A super-authentic Chinese restaurant on Vicar Lane, just on the edge of Leeds city centre. Crazy music, nonchalant waiters, and spot-on dim sum – exactly like being in China. The price is very reasonable too, and there’s a bakery downstairs should you want more on top of your glutinous fun.
Living in Guangzhou had many advantages, and one of the biggest was the cheap availability of food. As the centre of Cantonese cuisine, Guangzhou (previously called Canton) is more than well placed to provide some tasty treats. My brief experience with Northern food revealed a somewhat stodgy bread-based diet and combined with my return to London I discovered that I missed real Guangzhou Dim Sum.
Since then I’ve tried several places in an attempt to find something satisfactory. First was an anonymous restaurant in China Town, which in retrospect is probably not a good place to find Chinese food (aimed more at tourists than anything else). Next up was a hopeful Chinese/Jazz fusion, courtesy of Shanghai Blues. I left here feeling disappointed – the dumplings tasted bready, the contents were indistinct. Prices were also too high.
Next week sees the beginning of the Chinese Year of the Rat, and with it millions of Chinese will celebrating with their families. The rat symbolises wealth and prosperity to the Chinese, and I’m hoping this is a good sign as by the end of the month I will be moving to London to restart Life 2.0.
My feelings about this are mixed. In many respects I’m looking forward to having access to all the modern goodness that I’m used to, but in others I’m expecting severe culture-shock as I rejoin the familiar rat-race (pun intended). Like many Chinese at this time of the year I shall be catching up with family (although hopefully not hampered by extreme weather conditions). Following that I’ll be faced with the rather more difficult prospect of finding employment and a place to live.
Seeing as the internet is ideally built for self-promotion I thought I may as well mention that if anyone happens to be in the position of needing a full-time London-based developer then please do get in touch. There’s some more details about my skills here, and it should be noted that I can do other things besides PHP/WordPress. Pimp-mode over.
I’m cold. Very cold. For the past two weeks China has been experiencing the worst winter in fifty years. Much of the country has been covered in snow. Living in the relatively warmer climates of Southern China you would expect winter to be a mild affair. Last year it was, but this year the temperatures have dropped to around 4 degrees (daytime). Now this isn’t such a low number when compared to other parts of the country, but the important factor is that the South is completely unprepared for such weather. For example, the building I live in has absolutely no insulation, the windows have gaps along the edges, the door leading to the balcony is an interior door, and there is no heating of any kind. The building itself is made of concrete and this only seems to intensify the exterior temperature. I can safely say that this is the coldest winter I’ve ever experienced – cold, damp, and miserable. Prague seems balmy in comparison.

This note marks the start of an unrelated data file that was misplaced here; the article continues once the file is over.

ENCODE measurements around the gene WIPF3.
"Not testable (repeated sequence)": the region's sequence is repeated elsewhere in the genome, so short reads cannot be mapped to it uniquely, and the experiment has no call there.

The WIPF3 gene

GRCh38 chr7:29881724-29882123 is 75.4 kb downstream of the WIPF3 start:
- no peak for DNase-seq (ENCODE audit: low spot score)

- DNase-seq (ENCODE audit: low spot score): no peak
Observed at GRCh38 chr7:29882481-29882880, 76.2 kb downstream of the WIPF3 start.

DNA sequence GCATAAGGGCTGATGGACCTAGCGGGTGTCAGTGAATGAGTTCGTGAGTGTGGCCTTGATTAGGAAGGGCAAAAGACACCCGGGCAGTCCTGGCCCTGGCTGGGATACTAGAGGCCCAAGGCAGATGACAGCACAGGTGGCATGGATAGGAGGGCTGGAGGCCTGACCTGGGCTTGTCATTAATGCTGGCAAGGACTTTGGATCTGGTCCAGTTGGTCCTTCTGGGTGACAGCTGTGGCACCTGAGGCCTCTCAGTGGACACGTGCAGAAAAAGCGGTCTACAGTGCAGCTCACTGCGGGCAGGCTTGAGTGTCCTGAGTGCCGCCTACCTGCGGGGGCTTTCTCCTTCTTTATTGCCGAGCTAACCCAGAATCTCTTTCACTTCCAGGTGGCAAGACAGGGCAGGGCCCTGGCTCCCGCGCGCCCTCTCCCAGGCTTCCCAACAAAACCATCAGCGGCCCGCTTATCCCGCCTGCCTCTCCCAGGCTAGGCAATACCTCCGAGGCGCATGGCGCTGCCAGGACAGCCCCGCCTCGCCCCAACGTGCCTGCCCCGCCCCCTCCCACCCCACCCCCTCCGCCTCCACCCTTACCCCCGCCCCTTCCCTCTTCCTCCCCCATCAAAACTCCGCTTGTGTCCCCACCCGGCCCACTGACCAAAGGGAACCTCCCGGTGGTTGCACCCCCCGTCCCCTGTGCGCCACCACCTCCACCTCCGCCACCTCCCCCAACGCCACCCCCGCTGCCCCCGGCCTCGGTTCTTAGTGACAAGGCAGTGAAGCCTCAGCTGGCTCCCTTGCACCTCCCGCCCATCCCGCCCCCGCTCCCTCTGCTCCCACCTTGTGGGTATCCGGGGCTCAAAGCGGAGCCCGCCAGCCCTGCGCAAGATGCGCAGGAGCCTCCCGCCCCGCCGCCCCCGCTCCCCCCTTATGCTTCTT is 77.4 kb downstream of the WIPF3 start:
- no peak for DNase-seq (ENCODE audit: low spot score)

The weather has affected the country just before the main Chinese New Year holiday, and right at the time when millions of migrant workers want to return home. Apparently 500,000 of them were stranded at the main train station here in Guangzhou, due to cancelled trains elsewhere on the network. The situation is so bad that the army was called in to calm the situation. The estimated cost to the country is about 18 billion yuan. Ouch.
All I can say is roll on spring.
After two years in China I finally managed to do something I’ve been planning to do for a long time, namely visit Beijing. As Southern China is such a very long way from the North, Christmas seemed as good a time as any, and after some last-minute clicking I had a flight and hotel booked to see me through the Christmas period.
Not only is Beijing geographically distant from Guangzhou, it’s also different in most other respects. The people look different, they behave different, they eat different, and they speak different. It would be easy to convince yourself you are in a different country entirely.
Recently I’ve been trying to find examples of good modern Chinese music. It’s been a hard search. Most Chinese music appears to be made entirely for the karaoke market. The reason for this is probably one of simple economies – the karaoke market in China is huge. Almost everyone takes part in it, both men and women, young and old. Karaoke centres are vast buildings with hundreds of private rooms where people go to sing on all manner of occasions – with friends, lovers, even on business.
TV is also full of karaoke-style shows. At any moment of the day it is likely that somewhere there is a TV station in China broadcasting amateur singing. It’s taken very seriously, with big competitions and major prizes. Often a popular karaoke singer will go on to start a successful pop career. It even goes deep inside the state with CCTV7 broadcasting the unintentionally funny army karaoke show (or at least, that’s my interpretation of it).
China is an old country with a lot of history and, to an outsider looking in, with a lot of strange and alien customs.
Recently I was invited along for a foot massage at a local spa. This industry is well established in China, and they’ve been practicing these treatments for thousand of years. While having my feet massaged (which for just under one pound was a bargain), one of my friends suggested I try Ba Guan treatment. They described it as something where glass jars are attached to the back, removing moisture from the flesh. There are many reasons why someone would have this done, one being that it helps people with a, for want of better word, dodgy stomach. Aha! Sounds great, I thought, I have that.